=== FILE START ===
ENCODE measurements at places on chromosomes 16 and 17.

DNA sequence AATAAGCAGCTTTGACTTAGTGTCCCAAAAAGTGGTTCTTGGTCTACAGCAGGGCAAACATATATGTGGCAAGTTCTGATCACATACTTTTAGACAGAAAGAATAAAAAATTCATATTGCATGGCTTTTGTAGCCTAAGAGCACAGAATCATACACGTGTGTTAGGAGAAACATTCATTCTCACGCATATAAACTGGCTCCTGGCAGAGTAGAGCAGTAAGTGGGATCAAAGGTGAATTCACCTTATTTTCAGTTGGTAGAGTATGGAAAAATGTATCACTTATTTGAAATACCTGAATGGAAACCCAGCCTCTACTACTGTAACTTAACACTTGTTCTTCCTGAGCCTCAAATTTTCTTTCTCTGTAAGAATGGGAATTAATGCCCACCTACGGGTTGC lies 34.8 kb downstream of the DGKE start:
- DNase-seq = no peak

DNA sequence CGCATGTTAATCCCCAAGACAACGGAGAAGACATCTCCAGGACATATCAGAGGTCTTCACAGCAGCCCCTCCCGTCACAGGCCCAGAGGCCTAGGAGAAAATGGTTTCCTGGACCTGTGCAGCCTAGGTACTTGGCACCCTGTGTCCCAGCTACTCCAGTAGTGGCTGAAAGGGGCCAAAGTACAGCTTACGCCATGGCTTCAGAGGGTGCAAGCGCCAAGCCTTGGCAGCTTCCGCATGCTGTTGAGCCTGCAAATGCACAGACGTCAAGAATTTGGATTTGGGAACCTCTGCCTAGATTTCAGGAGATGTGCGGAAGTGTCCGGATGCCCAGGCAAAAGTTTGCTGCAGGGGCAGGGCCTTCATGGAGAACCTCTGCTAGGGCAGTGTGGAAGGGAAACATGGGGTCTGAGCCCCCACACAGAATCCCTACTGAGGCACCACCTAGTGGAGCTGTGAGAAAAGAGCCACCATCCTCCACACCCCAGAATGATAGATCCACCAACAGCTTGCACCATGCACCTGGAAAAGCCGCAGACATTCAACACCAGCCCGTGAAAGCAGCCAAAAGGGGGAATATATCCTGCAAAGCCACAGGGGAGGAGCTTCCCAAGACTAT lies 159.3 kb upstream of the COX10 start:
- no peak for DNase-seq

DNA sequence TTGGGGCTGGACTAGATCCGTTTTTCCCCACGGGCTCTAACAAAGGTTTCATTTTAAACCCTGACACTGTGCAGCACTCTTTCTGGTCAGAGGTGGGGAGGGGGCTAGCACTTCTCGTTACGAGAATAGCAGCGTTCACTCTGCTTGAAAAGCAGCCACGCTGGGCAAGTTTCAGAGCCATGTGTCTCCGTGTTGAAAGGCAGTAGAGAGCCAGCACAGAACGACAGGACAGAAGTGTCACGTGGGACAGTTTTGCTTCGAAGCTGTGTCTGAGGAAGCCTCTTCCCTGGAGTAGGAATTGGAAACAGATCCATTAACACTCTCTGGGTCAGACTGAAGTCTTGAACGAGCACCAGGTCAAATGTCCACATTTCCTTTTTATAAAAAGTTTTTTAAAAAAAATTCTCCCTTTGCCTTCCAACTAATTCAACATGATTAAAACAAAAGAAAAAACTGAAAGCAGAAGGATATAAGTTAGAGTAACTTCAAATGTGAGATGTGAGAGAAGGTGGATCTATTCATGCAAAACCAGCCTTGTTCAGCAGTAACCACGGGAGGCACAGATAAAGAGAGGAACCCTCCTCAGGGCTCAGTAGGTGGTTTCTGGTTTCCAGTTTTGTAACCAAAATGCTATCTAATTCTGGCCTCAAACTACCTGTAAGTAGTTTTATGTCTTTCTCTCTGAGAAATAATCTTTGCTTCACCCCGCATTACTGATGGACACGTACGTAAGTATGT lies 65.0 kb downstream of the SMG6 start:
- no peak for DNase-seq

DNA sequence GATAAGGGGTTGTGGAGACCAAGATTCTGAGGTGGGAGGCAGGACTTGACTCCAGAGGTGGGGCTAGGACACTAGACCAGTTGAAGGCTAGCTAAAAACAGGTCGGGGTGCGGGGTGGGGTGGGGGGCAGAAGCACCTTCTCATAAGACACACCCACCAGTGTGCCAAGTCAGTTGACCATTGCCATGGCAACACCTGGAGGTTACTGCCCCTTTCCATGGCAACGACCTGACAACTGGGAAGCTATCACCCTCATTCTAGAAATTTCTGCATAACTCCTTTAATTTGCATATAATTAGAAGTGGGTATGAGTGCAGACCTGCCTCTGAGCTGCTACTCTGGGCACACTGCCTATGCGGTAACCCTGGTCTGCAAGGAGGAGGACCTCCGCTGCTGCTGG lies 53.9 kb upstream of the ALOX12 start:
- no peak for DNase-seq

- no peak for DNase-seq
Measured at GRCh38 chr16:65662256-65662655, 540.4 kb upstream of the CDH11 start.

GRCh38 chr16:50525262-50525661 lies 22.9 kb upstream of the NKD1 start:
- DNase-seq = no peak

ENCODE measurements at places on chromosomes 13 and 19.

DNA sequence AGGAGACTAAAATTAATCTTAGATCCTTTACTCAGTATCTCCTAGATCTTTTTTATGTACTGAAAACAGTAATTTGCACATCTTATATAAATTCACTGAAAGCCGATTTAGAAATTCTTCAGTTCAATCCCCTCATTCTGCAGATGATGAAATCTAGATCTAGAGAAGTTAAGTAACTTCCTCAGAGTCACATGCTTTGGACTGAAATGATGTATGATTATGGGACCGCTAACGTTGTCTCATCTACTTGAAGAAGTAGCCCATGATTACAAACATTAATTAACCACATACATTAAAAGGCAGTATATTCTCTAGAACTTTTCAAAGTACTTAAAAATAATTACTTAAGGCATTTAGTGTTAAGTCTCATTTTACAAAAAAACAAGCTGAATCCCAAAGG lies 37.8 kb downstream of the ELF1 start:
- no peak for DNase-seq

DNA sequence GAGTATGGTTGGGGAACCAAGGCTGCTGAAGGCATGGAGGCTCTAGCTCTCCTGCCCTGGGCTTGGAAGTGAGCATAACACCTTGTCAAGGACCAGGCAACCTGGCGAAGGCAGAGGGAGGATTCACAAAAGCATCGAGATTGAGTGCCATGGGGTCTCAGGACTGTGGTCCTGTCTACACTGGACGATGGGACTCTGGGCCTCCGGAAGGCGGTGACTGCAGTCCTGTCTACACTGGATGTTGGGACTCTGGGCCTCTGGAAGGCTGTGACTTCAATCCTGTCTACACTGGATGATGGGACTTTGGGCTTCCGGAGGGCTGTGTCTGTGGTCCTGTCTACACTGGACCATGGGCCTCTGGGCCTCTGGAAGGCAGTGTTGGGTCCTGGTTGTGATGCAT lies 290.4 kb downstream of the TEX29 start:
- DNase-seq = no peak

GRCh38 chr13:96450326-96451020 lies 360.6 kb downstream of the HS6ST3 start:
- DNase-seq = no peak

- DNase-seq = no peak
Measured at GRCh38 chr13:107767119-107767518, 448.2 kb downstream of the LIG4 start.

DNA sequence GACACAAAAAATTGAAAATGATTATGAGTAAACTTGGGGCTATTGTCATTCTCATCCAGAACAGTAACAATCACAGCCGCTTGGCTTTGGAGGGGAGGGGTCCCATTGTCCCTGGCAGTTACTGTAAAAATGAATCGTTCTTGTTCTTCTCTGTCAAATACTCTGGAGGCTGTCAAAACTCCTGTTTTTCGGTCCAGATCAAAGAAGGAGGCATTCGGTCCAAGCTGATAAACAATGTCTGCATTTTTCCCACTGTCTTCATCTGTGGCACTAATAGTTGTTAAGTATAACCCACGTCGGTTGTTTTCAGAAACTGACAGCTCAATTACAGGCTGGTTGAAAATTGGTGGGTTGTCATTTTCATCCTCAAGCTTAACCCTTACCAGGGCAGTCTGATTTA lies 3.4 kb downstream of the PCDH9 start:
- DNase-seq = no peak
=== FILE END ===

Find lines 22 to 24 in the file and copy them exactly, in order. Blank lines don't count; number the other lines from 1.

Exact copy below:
Measured at GRCh38 chr13:107767119-107767518, 448.2 kb downstream of the LIG4 start.

DNA sequence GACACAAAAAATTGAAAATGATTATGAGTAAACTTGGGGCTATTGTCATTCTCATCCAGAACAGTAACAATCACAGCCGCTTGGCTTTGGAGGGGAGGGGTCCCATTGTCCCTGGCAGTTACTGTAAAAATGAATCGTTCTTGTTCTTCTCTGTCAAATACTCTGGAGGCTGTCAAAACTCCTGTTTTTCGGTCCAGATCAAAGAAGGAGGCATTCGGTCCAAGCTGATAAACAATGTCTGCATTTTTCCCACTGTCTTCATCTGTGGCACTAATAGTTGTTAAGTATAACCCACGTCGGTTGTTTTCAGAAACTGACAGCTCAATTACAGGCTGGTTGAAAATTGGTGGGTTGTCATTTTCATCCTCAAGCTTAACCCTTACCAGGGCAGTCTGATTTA lies 3.4 kb downstream of the PCDH9 start:
- DNase-seq = no peak